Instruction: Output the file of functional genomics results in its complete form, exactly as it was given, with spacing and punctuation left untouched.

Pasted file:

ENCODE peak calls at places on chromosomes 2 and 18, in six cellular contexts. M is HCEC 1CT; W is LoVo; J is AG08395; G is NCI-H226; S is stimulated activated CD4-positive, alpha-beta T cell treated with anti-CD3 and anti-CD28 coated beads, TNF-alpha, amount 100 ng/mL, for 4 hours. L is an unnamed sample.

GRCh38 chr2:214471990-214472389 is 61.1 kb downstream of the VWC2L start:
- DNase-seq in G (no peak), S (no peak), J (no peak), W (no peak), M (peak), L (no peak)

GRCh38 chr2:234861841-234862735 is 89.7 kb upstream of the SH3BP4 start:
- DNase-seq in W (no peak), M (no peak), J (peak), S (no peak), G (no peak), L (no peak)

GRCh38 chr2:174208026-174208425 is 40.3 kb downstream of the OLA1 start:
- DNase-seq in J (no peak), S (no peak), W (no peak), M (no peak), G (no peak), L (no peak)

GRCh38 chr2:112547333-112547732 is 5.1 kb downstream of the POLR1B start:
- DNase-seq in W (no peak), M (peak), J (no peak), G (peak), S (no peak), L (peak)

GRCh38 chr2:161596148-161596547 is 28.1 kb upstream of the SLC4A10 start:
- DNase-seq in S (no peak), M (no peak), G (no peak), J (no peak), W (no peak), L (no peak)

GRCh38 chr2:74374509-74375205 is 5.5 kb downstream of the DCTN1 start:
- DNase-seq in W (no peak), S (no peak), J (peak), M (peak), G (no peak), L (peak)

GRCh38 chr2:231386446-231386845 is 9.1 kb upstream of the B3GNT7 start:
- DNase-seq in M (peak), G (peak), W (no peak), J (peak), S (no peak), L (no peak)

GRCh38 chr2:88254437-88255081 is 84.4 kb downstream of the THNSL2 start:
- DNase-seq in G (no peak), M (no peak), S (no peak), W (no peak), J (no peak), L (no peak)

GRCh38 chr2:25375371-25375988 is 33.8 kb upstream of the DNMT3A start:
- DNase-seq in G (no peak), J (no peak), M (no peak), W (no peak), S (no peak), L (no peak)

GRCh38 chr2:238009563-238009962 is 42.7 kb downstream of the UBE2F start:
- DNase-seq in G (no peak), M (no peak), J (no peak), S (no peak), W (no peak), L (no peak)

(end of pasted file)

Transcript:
ENCODE peak calls at places on chromosomes 2 and 18, in six cellular contexts. M is HCEC 1CT; W is LoVo; J is AG08395; G is NCI-H226; S is stimulated activated CD4-positive, alpha-beta T cell treated with anti-CD3 and anti-CD28 coated beads, TNF-alpha, amount 100 ng/mL, for 4 hours. L is an unnamed sample.

GRCh38 chr2:214471990-214472389 is 61.1 kb downstream of the VWC2L start:
- DNase-seq in G (no peak), S (no peak), J (no peak), W (no peak), M (peak), L (no peak)

GRCh38 chr2:234861841-234862735 is 89.7 kb upstream of the SH3BP4 start:
- DNase-seq in W (no peak), M (no peak), J (peak), S (no peak), G (no peak), L (no peak)

GRCh38 chr2:174208026-174208425 is 40.3 kb downstream of the OLA1 start:
- DNase-seq in J (no peak), S (no peak), W (no peak), M (no peak), G (no peak), L (no peak)

GRCh38 chr2:112547333-112547732 is 5.1 kb downstream of the POLR1B start:
- DNase-seq in W (no peak), M (peak), J (no peak), G (peak), S (no peak), L (peak)

GRCh38 chr2:161596148-161596547 is 28.1 kb upstream of the SLC4A10 start:
- DNase-seq in S (no peak), M (no peak), G (no peak), J (no peak), W (no peak), L (no peak)

GRCh38 chr2:74374509-74375205 is 5.5 kb downstream of the DCTN1 start:
- DNase-seq in W (no peak), S (no peak), J (peak), M (peak), G (no peak), L (peak)

GRCh38 chr2:231386446-231386845 is 9.1 kb upstream of the B3GNT7 start:
- DNase-seq in M (peak), G (peak), W (no peak), J (peak), S (no peak), L (no peak)

GRCh38 chr2:88254437-88255081 is 84.4 kb downstream of the THNSL2 start:
- DNase-seq in G (no peak), M (no peak), S (no peak), W (no peak), J (no peak), L (no peak)

GRCh38 chr2:25375371-25375988 is 33.8 kb upstream of the DNMT3A start:
- DNase-seq in G (no peak), J (no peak), M (no peak), W (no peak), S (no peak), L (no peak)

GRCh38 chr2:238009563-238009962 is 42.7 kb downstream of the UBE2F start:
- DNase-seq in G (no peak), M (no peak), J (no peak), S (no peak), W (no peak), L (no peak)